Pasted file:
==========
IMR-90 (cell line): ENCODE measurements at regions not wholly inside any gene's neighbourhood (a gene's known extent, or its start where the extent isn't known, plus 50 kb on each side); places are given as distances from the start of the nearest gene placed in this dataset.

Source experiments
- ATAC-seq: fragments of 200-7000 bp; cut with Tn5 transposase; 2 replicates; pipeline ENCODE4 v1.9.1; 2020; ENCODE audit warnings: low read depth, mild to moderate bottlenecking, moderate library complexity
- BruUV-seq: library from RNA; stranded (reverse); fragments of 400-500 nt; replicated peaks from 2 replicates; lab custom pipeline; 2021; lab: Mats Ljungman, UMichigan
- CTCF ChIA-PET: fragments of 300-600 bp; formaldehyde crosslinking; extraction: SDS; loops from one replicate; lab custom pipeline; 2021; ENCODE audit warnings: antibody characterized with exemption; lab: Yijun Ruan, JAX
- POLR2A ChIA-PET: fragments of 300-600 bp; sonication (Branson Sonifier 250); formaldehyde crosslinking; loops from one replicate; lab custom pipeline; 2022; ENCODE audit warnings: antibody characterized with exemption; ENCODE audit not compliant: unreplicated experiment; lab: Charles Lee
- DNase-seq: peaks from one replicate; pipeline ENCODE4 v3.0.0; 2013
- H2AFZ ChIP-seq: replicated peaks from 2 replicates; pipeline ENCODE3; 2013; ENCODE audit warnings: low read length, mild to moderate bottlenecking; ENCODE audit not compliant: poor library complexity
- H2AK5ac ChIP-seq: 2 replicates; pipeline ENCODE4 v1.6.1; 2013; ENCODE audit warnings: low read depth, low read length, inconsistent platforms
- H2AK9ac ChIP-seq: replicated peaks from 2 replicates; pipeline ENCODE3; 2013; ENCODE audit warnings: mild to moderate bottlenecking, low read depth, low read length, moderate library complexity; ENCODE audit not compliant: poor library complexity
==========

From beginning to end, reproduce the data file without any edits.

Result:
IMR-90 (cell line): ENCODE measurements at regions not wholly inside any gene's neighbourhood (a gene's known extent, or its start where the extent isn't known, plus 50 kb on each side); places are given as distances from the start of the nearest gene placed in this dataset.

Source experiments
- ATAC-seq: fragments of 200-7000 bp; cut with Tn5 transposase; 2 replicates; pipeline ENCODE4 v1.9.1; 2020; ENCODE audit warnings: low read depth, mild to moderate bottlenecking, moderate library complexity
- BruUV-seq: library from RNA; stranded (reverse); fragments of 400-500 nt; replicated peaks from 2 replicates; lab custom pipeline; 2021; lab: Mats Ljungman, UMichigan
- CTCF ChIA-PET: fragments of 300-600 bp; formaldehyde crosslinking; extraction: SDS; loops from one replicate; lab custom pipeline; 2021; ENCODE audit warnings: antibody characterized with exemption; lab: Yijun Ruan, JAX
- POLR2A ChIA-PET: fragments of 300-600 bp; sonication (Branson Sonifier 250); formaldehyde crosslinking; loops from one replicate; lab custom pipeline; 2022; ENCODE audit warnings: antibody characterized with exemption; ENCODE audit not compliant: unreplicated experiment; lab: Charles Lee
- DNase-seq: peaks from one replicate; pipeline ENCODE4 v3.0.0; 2013
- H2AFZ ChIP-seq: replicated peaks from 2 replicates; pipeline ENCODE3; 2013; ENCODE audit warnings: low read length, mild to moderate bottlenecking; ENCODE audit not compliant: poor library complexity
- H2AK5ac ChIP-seq: 2 replicates; pipeline ENCODE4 v1.6.1; 2013; ENCODE audit warnings: low read depth, low read length, inconsistent platforms
- H2AK9ac ChIP-seq: replicated peaks from 2 replicates; pipeline ENCODE3; 2013; ENCODE audit warnings: mild to moderate bottlenecking, low read depth, low read length, moderate library complexity; ENCODE audit not compliant: poor library complexity